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The US and Mexico have a new agreement to deal with the wave of migrants at the border - here's what it means, and how it could make things worse

Business Insider | Jun 19, 2019, 08.26PM IST

Military police officer observe immigration agents during a search at a checkpoint on a road in Tuxtla Chico, Mexico, June 9, 2019. REUTERS/Jose Cabezas

  • The US and Mexico reached an agreement in early June to address migration in the region, averting the 5% tariff President Donald Trump threatened to impose on Mexico.
  • The deal comes amid a striking increase in Central American migrants arriving at the US border, and the details of the agreement will have a significant humanitarian and economic impact on Mexico.
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After a week of tense negotiations, the US and Mexican governments agreed on June 7 to a series of actions to address regional migration flows. This avoided, for now, President Trump's threat to impose a tariff, starting at 5%, on Mexican exports to the United States.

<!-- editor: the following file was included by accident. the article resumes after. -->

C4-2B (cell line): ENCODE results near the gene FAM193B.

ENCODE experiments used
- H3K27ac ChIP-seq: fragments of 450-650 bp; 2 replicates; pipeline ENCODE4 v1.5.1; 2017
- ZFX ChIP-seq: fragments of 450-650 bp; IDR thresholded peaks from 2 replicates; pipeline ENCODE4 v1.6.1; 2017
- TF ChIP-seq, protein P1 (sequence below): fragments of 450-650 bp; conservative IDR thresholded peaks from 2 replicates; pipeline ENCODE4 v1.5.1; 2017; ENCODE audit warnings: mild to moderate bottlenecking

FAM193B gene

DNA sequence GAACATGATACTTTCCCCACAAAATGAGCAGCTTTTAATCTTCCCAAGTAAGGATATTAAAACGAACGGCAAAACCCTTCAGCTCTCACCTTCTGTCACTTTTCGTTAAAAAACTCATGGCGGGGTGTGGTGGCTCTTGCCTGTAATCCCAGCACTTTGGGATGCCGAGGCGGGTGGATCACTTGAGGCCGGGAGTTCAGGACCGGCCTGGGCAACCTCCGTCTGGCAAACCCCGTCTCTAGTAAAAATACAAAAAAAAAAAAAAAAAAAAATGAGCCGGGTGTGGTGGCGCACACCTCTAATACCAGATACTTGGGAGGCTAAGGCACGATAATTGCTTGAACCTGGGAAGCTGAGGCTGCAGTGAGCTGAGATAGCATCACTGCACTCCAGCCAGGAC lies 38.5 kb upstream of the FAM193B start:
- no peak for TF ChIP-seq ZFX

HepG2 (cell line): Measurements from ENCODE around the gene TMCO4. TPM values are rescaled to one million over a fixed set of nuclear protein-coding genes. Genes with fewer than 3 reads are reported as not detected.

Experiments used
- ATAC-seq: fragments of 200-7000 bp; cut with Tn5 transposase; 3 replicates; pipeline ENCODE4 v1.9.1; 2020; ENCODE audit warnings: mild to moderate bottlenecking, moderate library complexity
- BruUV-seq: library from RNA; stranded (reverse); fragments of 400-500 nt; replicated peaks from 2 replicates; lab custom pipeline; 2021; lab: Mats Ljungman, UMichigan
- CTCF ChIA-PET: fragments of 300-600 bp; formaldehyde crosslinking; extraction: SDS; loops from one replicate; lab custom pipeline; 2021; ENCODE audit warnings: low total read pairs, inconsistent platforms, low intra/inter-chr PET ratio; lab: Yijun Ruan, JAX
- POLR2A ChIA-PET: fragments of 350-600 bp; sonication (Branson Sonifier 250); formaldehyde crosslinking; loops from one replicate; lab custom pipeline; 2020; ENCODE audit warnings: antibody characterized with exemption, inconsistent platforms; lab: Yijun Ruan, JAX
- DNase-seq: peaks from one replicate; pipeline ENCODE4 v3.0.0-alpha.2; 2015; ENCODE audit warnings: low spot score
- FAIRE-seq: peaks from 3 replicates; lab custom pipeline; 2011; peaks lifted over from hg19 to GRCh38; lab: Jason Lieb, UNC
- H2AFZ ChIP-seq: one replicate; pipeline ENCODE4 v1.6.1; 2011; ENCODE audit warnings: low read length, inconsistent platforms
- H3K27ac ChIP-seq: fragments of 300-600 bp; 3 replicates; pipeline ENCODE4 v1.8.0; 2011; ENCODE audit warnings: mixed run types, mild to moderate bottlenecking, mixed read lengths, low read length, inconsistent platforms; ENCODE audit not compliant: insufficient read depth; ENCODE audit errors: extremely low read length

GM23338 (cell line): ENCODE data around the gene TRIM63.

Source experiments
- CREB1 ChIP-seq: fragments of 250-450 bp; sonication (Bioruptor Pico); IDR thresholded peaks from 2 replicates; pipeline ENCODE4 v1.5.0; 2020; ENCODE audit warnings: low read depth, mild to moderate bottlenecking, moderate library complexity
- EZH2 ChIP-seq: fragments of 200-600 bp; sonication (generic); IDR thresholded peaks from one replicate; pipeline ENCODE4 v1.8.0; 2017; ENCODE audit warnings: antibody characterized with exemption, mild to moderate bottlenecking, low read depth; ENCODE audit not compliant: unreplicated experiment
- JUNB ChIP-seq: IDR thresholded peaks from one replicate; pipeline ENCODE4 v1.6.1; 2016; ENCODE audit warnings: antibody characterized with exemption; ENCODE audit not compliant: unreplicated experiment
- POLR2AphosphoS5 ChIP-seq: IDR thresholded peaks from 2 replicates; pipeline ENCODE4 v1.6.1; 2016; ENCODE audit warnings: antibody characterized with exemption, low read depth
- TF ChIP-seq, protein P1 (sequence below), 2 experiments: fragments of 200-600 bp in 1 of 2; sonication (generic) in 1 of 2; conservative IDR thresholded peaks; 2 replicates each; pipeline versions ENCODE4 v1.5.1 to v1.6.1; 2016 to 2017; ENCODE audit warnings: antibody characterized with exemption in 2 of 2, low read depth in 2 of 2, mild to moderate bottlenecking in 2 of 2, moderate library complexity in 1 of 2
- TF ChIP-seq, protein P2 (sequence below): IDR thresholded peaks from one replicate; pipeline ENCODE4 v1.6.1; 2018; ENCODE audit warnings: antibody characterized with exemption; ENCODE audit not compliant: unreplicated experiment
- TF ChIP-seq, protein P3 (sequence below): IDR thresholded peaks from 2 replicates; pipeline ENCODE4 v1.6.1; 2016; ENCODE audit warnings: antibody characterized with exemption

The agreement came after US Customs and Border Protection (CBP) released its May apprehension numbers showing a 337% year-on-year increase in arrivals of Central American children and families at the border.

The numbers also sparked alarm about the growing humanitarian crisis at the border, particularly after the recent deaths of six migrant children and several adults in US custody, as well as severe backlogs of asylum seekers waiting in Mexican border towns.

Despite avoiding tariffs, the June 7 agreement has significant economic and humanitarian implications for Mexico.

Based on the agreement, Mexico will detain and deport more migrants and must provide support for the tens of thousands of Central American asylum seekers forced to wait in Mexican border cities while their cases are being resolved in US immigration courts.

As an organization that monitors US and Mexican immigration and border security enforcement, we analyze the following questions about what the agreement will mean for the Mexican government and for asylum seekers themselves.

This post was originally published by the Washington Office on Latin America.

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